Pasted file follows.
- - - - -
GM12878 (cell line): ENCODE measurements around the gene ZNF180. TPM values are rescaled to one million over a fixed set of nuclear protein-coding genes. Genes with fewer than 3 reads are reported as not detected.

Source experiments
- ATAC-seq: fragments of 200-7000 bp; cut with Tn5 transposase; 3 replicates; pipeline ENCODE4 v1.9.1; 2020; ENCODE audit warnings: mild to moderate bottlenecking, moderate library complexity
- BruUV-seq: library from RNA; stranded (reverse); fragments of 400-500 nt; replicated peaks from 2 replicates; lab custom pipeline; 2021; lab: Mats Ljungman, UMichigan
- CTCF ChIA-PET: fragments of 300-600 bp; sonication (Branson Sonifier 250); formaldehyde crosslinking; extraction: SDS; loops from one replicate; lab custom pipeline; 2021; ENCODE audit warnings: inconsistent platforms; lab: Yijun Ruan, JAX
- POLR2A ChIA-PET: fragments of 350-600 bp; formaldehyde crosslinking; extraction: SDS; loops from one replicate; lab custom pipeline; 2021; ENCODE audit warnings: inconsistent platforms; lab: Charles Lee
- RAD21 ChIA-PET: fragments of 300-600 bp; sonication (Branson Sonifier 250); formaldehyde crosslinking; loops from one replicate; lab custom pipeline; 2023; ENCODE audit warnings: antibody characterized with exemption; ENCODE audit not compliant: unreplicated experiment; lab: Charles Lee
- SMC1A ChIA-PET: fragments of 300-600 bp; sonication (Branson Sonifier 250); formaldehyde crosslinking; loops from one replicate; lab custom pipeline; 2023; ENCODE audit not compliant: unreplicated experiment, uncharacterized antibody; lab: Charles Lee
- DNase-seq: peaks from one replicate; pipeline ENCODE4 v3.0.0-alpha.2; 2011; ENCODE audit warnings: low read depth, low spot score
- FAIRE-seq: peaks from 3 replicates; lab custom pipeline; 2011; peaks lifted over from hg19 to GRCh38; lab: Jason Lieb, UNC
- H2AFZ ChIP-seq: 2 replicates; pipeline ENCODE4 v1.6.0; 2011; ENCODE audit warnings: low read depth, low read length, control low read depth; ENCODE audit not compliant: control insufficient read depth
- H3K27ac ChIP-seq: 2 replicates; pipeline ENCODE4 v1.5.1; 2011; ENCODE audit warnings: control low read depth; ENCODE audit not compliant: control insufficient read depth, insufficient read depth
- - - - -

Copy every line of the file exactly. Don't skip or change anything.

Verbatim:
GM12878 (cell line): ENCODE measurements around the gene ZNF180. TPM values are rescaled to one million over a fixed set of nuclear protein-coding genes. Genes with fewer than 3 reads are reported as not detected.

Source experiments
- ATAC-seq: fragments of 200-7000 bp; cut with Tn5 transposase; 3 replicates; pipeline ENCODE4 v1.9.1; 2020; ENCODE audit warnings: mild to moderate bottlenecking, moderate library complexity
- BruUV-seq: library from RNA; stranded (reverse); fragments of 400-500 nt; replicated peaks from 2 replicates; lab custom pipeline; 2021; lab: Mats Ljungman, UMichigan
- CTCF ChIA-PET: fragments of 300-600 bp; sonication (Branson Sonifier 250); formaldehyde crosslinking; extraction: SDS; loops from one replicate; lab custom pipeline; 2021; ENCODE audit warnings: inconsistent platforms; lab: Yijun Ruan, JAX
- POLR2A ChIA-PET: fragments of 350-600 bp; formaldehyde crosslinking; extraction: SDS; loops from one replicate; lab custom pipeline; 2021; ENCODE audit warnings: inconsistent platforms; lab: Charles Lee
- RAD21 ChIA-PET: fragments of 300-600 bp; sonication (Branson Sonifier 250); formaldehyde crosslinking; loops from one replicate; lab custom pipeline; 2023; ENCODE audit warnings: antibody characterized with exemption; ENCODE audit not compliant: unreplicated experiment; lab: Charles Lee
- SMC1A ChIA-PET: fragments of 300-600 bp; sonication (Branson Sonifier 250); formaldehyde crosslinking; loops from one replicate; lab custom pipeline; 2023; ENCODE audit not compliant: unreplicated experiment, uncharacterized antibody; lab: Charles Lee
- DNase-seq: peaks from one replicate; pipeline ENCODE4 v3.0.0-alpha.2; 2011; ENCODE audit warnings: low read depth, low spot score
- FAIRE-seq: peaks from 3 replicates; lab custom pipeline; 2011; peaks lifted over from hg19 to GRCh38; lab: Jason Lieb, UNC
- H2AFZ ChIP-seq: 2 replicates; pipeline ENCODE4 v1.6.0; 2011; ENCODE audit warnings: low read depth, low read length, control low read depth; ENCODE audit not compliant: control insufficient read depth
- H3K27ac ChIP-seq: 2 replicates; pipeline ENCODE4 v1.5.1; 2011; ENCODE audit warnings: control low read depth; ENCODE audit not compliant: control insufficient read depth, insufficient read depth